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A Focal Discussion of Mental Toughness in Snooker

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Much of the professional game of snooker encompasses the notion of competition. Thus, the competitive nature of sport is surrounded by the thoughts of mental toughness in order to accomplish the best possible chance of winning. I present some elements that are focal to a winning mentality in snooker of which I have previously written for a former World Snooker Champion. I have focused on elements of mental toughness that stem from the idea of ‘self talk’ as a positive contribution to winning in snooker and finally, goal-setting strategy for practice and performance development in snooker.

A winning mentality and momentum is unique to the game of snooker. Throughout the history of snooker there have been multiple World Champions from Joe Davis in the 1900s to the current World Champion, Mark Selby. However, a winning mentality is underpinned by a wide range of components that make up the spirits of mental toughness.

The main characteristics of the trait for mental toughness in snooker consist of the following :

1. A winning mentality coupled with the desire to win

2. Self belief – This needs to be there throughout your performance either practice or tournament play

3. Work ethic – This characteristic encompasses encouragement, preparation before and between matches, perseverance, in order to continue a winning momentum despite the results, time management in terms of daily life and independence from your own thoughts.

4. Resilience – Being able to cope with loss as well as reflecting on your performance and improvements.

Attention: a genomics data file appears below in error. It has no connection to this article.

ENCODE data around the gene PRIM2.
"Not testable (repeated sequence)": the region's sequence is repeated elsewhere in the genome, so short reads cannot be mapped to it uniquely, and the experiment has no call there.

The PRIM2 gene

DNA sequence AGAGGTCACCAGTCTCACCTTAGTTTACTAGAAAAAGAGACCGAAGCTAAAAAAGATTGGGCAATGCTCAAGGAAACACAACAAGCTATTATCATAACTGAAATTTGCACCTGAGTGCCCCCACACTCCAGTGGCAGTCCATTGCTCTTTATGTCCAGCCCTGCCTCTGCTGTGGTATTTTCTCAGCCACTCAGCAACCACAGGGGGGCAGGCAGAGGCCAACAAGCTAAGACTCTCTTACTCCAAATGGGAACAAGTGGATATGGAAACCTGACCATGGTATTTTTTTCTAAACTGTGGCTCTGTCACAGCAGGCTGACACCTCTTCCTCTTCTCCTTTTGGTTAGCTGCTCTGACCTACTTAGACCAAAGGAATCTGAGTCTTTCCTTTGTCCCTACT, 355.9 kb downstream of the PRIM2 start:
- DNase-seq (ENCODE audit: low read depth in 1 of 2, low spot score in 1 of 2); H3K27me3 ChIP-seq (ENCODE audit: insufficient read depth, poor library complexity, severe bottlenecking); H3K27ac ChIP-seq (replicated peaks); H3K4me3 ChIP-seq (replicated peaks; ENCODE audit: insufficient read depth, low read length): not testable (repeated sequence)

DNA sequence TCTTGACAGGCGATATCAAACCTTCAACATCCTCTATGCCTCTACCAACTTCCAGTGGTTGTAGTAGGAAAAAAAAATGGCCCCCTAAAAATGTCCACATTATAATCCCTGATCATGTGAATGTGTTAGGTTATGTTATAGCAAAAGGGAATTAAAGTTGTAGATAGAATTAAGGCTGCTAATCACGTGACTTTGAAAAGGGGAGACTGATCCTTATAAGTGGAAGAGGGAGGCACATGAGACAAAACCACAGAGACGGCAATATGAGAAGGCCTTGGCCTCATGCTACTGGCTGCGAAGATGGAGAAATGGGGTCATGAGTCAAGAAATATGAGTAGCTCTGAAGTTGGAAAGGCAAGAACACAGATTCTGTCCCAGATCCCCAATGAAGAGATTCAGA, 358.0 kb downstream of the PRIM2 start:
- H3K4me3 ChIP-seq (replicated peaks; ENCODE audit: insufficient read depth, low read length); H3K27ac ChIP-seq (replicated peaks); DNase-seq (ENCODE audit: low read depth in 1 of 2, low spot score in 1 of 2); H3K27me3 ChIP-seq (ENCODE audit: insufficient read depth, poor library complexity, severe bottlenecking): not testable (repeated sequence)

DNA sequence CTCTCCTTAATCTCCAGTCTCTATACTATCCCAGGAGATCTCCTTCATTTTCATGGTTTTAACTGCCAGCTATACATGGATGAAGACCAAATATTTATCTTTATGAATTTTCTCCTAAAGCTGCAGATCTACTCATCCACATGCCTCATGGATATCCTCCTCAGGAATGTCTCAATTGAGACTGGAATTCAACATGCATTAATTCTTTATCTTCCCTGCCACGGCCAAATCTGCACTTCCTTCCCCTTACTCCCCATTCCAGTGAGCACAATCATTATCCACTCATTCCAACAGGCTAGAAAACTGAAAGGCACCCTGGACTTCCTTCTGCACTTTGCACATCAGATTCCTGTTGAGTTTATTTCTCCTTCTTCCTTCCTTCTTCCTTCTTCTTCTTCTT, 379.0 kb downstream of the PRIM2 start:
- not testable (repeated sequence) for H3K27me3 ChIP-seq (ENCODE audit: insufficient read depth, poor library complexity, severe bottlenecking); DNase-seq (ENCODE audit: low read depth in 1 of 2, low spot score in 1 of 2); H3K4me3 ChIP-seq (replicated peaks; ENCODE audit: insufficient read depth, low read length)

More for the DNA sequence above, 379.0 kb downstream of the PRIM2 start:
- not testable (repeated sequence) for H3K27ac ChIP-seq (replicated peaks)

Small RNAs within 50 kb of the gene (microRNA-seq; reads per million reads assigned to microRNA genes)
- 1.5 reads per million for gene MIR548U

5. Personal values – This really comes into play with our conversation regarding what motivates you and what you’re grateful for.

6. Concentration and focus – You have the knowledge, experience and skills to focus on the game. Avoid any distraction and time the game of snooker to your advantage.

7. Performance awareness – Being aware of your performance per frame or even shot with a concentration, focus and emotion.

8. Tough attitude – Try and make sacrifices where necessary to improve both your mental health well-being. Adopt a disciplined nature to practice and performance. Be optimistic with shots that you take.

9. Coping under pressure – Try to block out all negative thoughts and eliminate them by adopting a higher level, of interest, concentration and focus.

10. Competitive effort – Each frame requires a natural effect of competition, so like we discussed, keep hitting your opponent until he’s down and out.

11. Be a risk taker – Avoid any negative consequences and take the risk of playing your shots with confidence, concentration and focus. Value your opportunity to get ahead of the game.

12. Finally, use a degree of emotional control and understanding throughout your performance. –Never let your opponent know what you may be thinking or feeling. Steve Davis and Stephen Hendry were able to be emotionally intelligent naturally, but it’s a skill that you can learn that’ll help you.

With every snooker player there seems to be a notion of ‘self talk‘, as it’s soloist sport, self talk can be considered a benefit in supporting an angle of your play, as I’ve noticed that most snooker players do have some tendency to self talk (talk to yourself). This is a key role in the development of a snooker professional as we know that snooker is a soloist sport, so self talk is quite common in the competitive nature of the game.